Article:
Early this month, Google offered military families free $10 international call credits. The goal was to help soldiers deployed around the world stay in touch with their loved ones. Now, Google's also set to make it easier for ordinary U.S. citizens to save money when chatting, as it's offered free calling in Gmail through the end of next year.
A post on the Official Gmail Blog explained this afternoon, "When we launched calling in Gmail back in August, we wanted it to be easy and affordable, so we made calls to the U.S. and Canada free for the rest of 2010. In the spirit of holiday giving and to help people keep in touch in the new year, we're extending free calling for all of 2011."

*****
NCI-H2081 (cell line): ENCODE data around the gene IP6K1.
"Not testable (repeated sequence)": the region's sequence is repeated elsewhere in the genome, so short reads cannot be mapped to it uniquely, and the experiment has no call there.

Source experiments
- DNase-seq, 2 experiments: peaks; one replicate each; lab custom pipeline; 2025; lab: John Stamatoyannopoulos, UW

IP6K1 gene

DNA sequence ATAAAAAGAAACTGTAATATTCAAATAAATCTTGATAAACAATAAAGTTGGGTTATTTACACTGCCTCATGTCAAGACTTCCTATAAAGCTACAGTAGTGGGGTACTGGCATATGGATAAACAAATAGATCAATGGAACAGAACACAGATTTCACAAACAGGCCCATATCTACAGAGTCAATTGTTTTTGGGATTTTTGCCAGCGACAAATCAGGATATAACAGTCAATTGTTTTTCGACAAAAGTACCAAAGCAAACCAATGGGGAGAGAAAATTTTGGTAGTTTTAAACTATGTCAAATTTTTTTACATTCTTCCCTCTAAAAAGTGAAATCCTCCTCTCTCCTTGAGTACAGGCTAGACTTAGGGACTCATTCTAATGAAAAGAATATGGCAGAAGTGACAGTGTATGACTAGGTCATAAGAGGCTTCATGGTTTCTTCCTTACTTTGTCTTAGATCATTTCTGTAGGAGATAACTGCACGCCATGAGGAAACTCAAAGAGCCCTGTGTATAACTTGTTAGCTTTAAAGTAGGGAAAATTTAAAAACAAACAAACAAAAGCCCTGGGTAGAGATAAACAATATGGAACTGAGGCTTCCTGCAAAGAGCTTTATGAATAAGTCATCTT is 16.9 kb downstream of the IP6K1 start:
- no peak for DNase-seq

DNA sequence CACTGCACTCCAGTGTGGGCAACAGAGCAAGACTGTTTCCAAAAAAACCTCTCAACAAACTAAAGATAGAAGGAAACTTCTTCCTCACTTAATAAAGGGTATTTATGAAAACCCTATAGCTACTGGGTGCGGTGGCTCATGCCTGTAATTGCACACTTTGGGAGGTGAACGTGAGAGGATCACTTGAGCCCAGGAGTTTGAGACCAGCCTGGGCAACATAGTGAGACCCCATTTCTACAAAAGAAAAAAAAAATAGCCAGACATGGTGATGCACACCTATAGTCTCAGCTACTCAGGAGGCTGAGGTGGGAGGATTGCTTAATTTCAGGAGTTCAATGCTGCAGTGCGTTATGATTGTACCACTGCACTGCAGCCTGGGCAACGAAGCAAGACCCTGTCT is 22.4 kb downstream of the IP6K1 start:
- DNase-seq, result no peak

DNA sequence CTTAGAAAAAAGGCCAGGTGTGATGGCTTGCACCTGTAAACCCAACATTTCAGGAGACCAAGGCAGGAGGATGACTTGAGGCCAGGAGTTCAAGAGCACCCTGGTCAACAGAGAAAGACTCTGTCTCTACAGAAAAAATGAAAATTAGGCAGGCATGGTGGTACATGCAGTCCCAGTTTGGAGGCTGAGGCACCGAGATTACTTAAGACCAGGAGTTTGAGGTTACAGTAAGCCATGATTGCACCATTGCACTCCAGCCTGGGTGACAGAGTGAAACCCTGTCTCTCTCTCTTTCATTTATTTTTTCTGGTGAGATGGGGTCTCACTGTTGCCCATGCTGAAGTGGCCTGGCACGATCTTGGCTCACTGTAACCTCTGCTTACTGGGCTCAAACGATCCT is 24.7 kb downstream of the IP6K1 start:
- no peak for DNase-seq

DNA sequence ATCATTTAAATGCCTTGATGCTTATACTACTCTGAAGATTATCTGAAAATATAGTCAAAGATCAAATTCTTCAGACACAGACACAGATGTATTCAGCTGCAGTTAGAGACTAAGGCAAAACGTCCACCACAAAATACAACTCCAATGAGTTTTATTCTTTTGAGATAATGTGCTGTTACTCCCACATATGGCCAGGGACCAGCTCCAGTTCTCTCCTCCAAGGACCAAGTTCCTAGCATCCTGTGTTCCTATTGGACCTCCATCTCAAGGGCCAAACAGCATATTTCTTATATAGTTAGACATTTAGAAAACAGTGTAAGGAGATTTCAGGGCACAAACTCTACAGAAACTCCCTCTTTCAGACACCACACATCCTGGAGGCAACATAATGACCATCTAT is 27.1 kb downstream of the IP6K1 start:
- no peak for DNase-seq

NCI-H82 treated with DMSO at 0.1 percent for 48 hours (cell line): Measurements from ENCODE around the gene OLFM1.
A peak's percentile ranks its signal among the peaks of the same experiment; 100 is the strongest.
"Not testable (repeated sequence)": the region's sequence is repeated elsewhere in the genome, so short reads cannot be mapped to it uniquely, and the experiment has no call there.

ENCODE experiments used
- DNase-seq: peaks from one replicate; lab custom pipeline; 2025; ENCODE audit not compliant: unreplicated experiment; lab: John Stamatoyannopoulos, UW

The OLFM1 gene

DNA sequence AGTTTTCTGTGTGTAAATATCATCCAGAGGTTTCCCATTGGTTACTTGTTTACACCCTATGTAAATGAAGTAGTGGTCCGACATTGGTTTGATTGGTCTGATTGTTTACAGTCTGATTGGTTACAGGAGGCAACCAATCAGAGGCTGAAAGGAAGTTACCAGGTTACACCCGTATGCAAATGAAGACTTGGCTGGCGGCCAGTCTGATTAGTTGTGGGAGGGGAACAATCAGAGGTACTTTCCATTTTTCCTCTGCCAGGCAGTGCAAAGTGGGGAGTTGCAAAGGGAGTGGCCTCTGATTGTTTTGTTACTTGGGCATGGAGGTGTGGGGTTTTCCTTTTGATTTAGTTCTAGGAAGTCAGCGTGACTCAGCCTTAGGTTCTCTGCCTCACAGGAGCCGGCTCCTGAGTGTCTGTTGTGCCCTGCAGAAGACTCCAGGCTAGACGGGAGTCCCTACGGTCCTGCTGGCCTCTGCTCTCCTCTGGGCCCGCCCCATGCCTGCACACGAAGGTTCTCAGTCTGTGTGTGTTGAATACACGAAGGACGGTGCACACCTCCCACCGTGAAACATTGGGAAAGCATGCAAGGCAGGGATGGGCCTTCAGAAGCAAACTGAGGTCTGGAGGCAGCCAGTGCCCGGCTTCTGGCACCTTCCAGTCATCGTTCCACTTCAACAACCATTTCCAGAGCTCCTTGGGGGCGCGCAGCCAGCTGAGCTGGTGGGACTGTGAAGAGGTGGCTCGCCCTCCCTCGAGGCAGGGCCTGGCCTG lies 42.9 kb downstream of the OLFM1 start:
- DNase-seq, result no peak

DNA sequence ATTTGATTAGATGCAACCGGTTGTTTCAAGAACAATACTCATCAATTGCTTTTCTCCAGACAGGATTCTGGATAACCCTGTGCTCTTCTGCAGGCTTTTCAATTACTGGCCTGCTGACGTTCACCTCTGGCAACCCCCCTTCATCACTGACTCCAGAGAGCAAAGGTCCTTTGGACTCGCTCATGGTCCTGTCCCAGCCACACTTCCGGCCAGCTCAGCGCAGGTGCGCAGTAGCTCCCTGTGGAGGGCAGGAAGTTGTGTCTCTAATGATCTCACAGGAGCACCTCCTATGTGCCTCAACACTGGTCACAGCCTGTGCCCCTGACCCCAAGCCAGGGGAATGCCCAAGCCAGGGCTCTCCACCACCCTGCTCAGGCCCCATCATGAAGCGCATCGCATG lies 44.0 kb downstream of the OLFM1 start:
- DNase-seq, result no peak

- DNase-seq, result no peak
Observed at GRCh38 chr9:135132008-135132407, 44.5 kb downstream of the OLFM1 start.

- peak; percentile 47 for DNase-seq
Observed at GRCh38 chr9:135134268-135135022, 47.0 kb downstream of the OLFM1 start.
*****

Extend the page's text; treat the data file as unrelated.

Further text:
That may be a generous offer. Google hasn't shared a lot of stats about how many people place calls through Gmail, but there are definitely more than a few (one million calls were placed in the first 24 hours), and adoption rates are sure to increase over time. Letting folks ring an acquaintance up whenever they please is a bold move.
The two semi-catches: the blog post noted that, as before, "Calling in Gmail is currently only available to U.S. based Gmail users." And calls placed to foreign countries other than Canada should continue to cost a tiny bit (perhaps around $0.02 per minute).
Have fun calling folks for free if you live in America and want to chat with another U.S. citizen, at least.